People’s medicines and creams were stored safely. There were accurate records of where and when the creams had been applied. Medicines were stored at the recommended temperature to ensure the medicines remained effective. People received their medicines when they needed them from staff trained and competent in the safe administration of medicines.

People told us they felt safe living at the service. Risks to people were identified and assessed and guidance was provided for staff to follow to reduce risks to people. Some risk assessments were not detailed enough to ensure that all staff were providing support in a safe and consistent way. Staff told us how they provided support to people and this was safe and consistent. During the inspection the registered manager completed new detailed risk assessments. We have made a recommendation that risk assessments should include more detail.

Staff completed checks on the environment, to ensure people were safe. Accidents and incidents were recorded and analysed to identify any patterns or trends to mitigate the risk of them happening again.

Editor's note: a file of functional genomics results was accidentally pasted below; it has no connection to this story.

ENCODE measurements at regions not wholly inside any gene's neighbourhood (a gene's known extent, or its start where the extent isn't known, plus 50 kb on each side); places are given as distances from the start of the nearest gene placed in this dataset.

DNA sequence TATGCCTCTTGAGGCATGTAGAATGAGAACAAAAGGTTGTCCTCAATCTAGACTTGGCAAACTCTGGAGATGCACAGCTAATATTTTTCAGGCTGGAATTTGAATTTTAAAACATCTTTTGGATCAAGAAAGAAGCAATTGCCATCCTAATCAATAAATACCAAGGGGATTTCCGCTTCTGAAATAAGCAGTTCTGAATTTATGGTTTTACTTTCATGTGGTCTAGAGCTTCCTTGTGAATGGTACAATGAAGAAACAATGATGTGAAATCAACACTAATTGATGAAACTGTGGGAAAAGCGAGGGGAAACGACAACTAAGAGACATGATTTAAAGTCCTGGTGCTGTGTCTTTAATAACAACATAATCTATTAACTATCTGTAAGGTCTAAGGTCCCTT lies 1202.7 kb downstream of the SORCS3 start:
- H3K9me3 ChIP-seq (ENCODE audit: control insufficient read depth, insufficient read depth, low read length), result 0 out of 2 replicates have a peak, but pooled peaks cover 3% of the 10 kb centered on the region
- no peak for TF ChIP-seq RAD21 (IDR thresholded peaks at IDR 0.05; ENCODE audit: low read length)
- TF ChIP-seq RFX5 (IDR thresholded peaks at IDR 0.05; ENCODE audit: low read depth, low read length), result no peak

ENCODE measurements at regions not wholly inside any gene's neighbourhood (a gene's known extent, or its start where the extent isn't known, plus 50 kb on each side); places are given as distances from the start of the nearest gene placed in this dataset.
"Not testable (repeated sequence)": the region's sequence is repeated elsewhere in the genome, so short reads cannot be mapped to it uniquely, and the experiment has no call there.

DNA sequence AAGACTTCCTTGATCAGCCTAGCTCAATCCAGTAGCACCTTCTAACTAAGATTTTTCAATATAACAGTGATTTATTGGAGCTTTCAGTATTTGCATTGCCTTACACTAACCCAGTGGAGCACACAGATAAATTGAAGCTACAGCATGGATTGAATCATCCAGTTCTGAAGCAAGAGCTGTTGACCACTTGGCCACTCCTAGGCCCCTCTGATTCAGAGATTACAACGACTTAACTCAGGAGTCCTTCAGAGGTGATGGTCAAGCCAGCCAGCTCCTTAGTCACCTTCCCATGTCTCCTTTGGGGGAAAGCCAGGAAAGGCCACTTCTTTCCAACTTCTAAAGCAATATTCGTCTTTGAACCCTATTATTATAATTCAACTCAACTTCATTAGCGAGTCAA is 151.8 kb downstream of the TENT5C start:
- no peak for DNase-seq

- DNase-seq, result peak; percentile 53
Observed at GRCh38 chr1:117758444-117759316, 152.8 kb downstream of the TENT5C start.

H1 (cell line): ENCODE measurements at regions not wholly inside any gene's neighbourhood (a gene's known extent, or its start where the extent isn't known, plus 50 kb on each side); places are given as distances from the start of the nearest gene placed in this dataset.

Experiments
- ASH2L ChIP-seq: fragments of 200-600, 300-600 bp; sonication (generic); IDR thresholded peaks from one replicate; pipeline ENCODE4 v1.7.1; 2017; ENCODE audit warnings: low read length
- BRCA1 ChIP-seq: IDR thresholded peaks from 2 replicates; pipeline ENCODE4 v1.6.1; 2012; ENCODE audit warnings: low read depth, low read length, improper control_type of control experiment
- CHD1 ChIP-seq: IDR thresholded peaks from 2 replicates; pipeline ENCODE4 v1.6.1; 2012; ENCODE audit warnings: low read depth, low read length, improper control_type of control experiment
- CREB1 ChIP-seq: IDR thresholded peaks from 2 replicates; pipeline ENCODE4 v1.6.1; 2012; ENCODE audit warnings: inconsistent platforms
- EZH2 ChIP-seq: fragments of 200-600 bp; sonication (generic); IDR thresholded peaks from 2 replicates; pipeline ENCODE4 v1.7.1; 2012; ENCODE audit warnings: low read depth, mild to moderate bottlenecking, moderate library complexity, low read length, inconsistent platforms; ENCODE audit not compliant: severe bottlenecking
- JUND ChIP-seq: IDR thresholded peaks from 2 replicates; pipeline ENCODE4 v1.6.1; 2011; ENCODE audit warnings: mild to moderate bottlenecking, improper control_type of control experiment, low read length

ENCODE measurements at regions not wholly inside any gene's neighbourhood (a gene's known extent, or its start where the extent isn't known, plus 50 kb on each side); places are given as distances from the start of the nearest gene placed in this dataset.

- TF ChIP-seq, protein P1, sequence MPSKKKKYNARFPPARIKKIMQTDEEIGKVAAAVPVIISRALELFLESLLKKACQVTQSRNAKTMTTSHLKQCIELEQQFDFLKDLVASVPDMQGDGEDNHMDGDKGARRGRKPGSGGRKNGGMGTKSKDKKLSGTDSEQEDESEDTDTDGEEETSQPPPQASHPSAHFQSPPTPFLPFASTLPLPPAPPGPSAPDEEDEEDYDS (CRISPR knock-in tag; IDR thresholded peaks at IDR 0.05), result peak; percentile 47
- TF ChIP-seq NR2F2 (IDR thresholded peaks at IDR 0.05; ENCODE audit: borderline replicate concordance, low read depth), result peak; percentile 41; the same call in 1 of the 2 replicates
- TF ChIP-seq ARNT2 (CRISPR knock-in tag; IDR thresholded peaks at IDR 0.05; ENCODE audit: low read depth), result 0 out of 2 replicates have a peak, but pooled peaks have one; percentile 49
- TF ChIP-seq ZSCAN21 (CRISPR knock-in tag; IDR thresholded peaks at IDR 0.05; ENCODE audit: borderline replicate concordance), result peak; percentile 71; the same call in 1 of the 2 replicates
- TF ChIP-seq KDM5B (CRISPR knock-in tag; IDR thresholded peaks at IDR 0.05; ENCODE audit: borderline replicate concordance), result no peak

Staff knew about abuse and knew what to do if they suspected any incident of abuse. Staff were aware of the whistleblowing policy and the ability to take concerns to agencies outside of the service. Staff were confident that any concerns they raised would be investigated to ensure people were kept safe.

People received effective care from staff who had the knowledge and skills to carry out their roles. Staff were knowledgeable and were able to tell us and we observed how they put their training into practice. Staff understood their roles and responsibilities, the management team worked with staff to ensure they were competent in their roles. Staff told us they felt the management team was approachable and supportive.

The registered manager followed the provider’s recruitment policy to make sure that staff were of good character. Staff completed regular training, had one to one meetings and annual appraisals to discuss their personal development.

There were consistent numbers of staff e

Inspection carried out on 7 April 2016

During a routine inspection

This inspection was carried out on 7 and 8 April 2016 and was unannounced.

Broomfield Lodge provides accommodation and personal care for up to 24 older people and people living with dementia. The service is a large converted property and accommodation is arranged over two floors. A lift is available to assist people to get to the upper floor. The service has 21 bedrooms, six of these bedrooms have ensuite toilets. There were 17 people living at the service at the time of our inspection.